In Part III, “Acteurs et passeurs : groupes, rôles et identités,” Leszek Garde­ła deftly discusses Norse identities in Slavic Poland. He surveys various cultural markers and even proposes a snake motif as a newly recognized Slavic feature. He highlights two different trans-cultural experiences. First, those Vikings who came as traders along the southern Baltic, identifiable by their surviving items, such as certain brooches, amulets, and metal-work. Second, those who surface in the interior of Poland “sometimes display[ing] stylistic traits that combine Slavic and Scandinavian styles, suggesting a kind of artistic hybridity, which may have developed in circumstances of prolonged intercultural contact” (229). Aleksandr Musin warns against long-held historical portrayals of the origins of Russia as either Scandinavian (Norman) or Slavic (the anti-Norman school). He focuses not so much on material survivals, but on deeper value systems. “Through this approach, tenth-century Rus’ is presented as a result of acculturation of Scandinavian groups in a [broader] Eastern European milieu” (257). Patrick Ottaway treats “Innovation and Diversification in the Production of Iron Objects in England and Northern Europe, c.700-1100.” Of course, there are numerous examples of regional differences, borne out by a fascinating discussion of knife blades. But at the same time, “many [later] innovations appear to have happened at more or less the same time in all regions” (263). The author also charts developments in hasps, hinges, padlocks, spurs, and stirrups. He proposes that changes in ironwork towards greater uniformity were due to increased communication, especially between coastal or riverine towns. Anastasiya Chevalier-Shmauhanets ruminates about possible architectural influences on the parish churches around Rouen during the Ducal Period. The author admits the difficulty of her project but suggests that Chartres and the Bourgogne are likely candidates for the eleventh century. To follow up on one of her points, it seems to me that after 1066 sufficient mass had been reached such that one can talk about local ateliers working in a “Norman” idiom, as well as telling cross-Channel exchanges. [3] Luisa Derosa scrutinizes the Normans in South Italy, in Apulia, especially Brindisi and Barletta. Consonant with other papers in this volume, Derosa sees definite Norman influences in the realm of sculpture in a region characterized by heterogeneity.

Geneviève Bührer-Thierry concludes the volume with a valiant attempt to synthesize and summarize the book’s contents. Much of this effort is a bit too jargon-laden for this reviewer. Still, I found her observations about women as a hidden dimension in the story quite striking. Women often act as cultural intermediaries as a result of being married to far off and alien husbands; of their participation in textiles (which get traded), especially embroidery as local women must deal with dominant elites from other societies; and of their role as mediators between conservative values and new usages which crop up.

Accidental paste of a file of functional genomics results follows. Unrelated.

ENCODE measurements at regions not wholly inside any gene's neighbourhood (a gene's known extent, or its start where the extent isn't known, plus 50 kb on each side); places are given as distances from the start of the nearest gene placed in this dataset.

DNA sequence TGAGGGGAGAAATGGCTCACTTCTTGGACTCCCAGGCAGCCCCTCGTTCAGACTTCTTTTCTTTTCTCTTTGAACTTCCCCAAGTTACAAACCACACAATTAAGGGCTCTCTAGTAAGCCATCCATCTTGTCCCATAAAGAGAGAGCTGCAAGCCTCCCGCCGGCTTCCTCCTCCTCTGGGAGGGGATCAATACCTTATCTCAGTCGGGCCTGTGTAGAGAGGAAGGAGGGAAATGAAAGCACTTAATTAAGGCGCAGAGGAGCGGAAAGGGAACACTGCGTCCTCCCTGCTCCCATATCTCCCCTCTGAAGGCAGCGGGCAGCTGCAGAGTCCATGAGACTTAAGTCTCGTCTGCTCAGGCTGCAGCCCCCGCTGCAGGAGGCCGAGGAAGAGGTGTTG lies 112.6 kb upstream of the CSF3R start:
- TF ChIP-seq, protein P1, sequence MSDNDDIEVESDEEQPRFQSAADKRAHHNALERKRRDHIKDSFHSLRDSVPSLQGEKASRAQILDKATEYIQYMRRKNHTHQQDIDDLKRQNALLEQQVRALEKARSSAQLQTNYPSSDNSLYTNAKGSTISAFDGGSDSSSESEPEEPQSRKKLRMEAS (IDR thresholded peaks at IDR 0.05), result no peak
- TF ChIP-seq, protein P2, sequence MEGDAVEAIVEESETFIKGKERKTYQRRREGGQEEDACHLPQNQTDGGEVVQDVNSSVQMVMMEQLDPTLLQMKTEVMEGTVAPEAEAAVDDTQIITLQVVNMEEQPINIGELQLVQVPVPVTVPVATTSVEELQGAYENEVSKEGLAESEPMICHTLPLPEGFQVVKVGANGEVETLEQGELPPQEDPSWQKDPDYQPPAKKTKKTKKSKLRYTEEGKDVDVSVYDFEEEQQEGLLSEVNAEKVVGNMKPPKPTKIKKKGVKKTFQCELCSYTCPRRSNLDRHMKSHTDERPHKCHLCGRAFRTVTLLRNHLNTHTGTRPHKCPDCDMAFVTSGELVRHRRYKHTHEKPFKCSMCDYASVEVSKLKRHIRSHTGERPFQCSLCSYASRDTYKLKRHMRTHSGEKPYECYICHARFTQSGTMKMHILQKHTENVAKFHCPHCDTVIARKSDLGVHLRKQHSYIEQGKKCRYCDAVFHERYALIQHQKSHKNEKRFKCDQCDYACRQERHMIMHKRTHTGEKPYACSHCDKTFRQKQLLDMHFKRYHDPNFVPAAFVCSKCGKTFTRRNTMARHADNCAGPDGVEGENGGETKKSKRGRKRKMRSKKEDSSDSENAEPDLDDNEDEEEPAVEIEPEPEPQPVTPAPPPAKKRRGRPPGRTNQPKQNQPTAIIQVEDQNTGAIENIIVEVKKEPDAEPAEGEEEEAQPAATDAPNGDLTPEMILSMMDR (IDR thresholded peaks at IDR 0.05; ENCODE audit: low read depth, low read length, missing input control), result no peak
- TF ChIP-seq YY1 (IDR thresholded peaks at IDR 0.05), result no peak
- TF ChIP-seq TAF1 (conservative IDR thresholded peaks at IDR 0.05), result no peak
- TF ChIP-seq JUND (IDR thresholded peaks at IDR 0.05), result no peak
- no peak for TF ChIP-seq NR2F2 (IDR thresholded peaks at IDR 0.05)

Finally, historiography is another veiled dimension in the book. Aleksandr Musin raises the issue explicitly as he warns against accepting nineteenth- and twentieth-century assumptions about Russian history. But, aside from a brief reference on page 14, one would not readily know that lurking behind the book under review, published in the same Brepols series, are six volumes on historiography and identity. It is important to mention in this regard that each essay ends with a full and up-to-date bibliography that reveals the current state of the discipline, as well as the paradigm under which we operate. One example of how the scholarly terrain has changed is to compare LeBouteiller’s nuanced and sympathetic discussion of oaths with that of just over a century ago. The learned entry from the 11th edition of the Encyclopaedia Britannica startles the contemporary reader by its assumptions about superior civilizations: “The oaths of the lower culture show a remarkable difference from those of later stages.” [4] We ask different questions these days.



1. Judith A. Green, The Normans: Power, Conquest and Culture in 11th-Century Europe (Yale University Press, 2022).

2. William A. Chaney, The Cult of Kingship in Anglo-Saxon England: The Transition from Paganism to Christianity (University of California Press, 1970).

3. It might surprise the reader to know that just in the small region of two archdeaconries in the diocese of Rouen, there were perhaps as many as 89 Romanesque parish churches. I am relying on the series of articles on “Les Églises Romanes du Pays de Caux” by Anne-Marie Carment-Lanfry in the Revue des Sociétés Savantes de Haute Normandie published between 1960 and 1973. She surveys 41 eleventh- and twelfth-century churches and mentions 48 others that had only small Romanesque vestiges, or might have had but have now disappeared. These studies were based on her thesis at the École des Chartes (1939).

4. Encyclopaedia Britannica, 11th ed., s.v. “Oath.”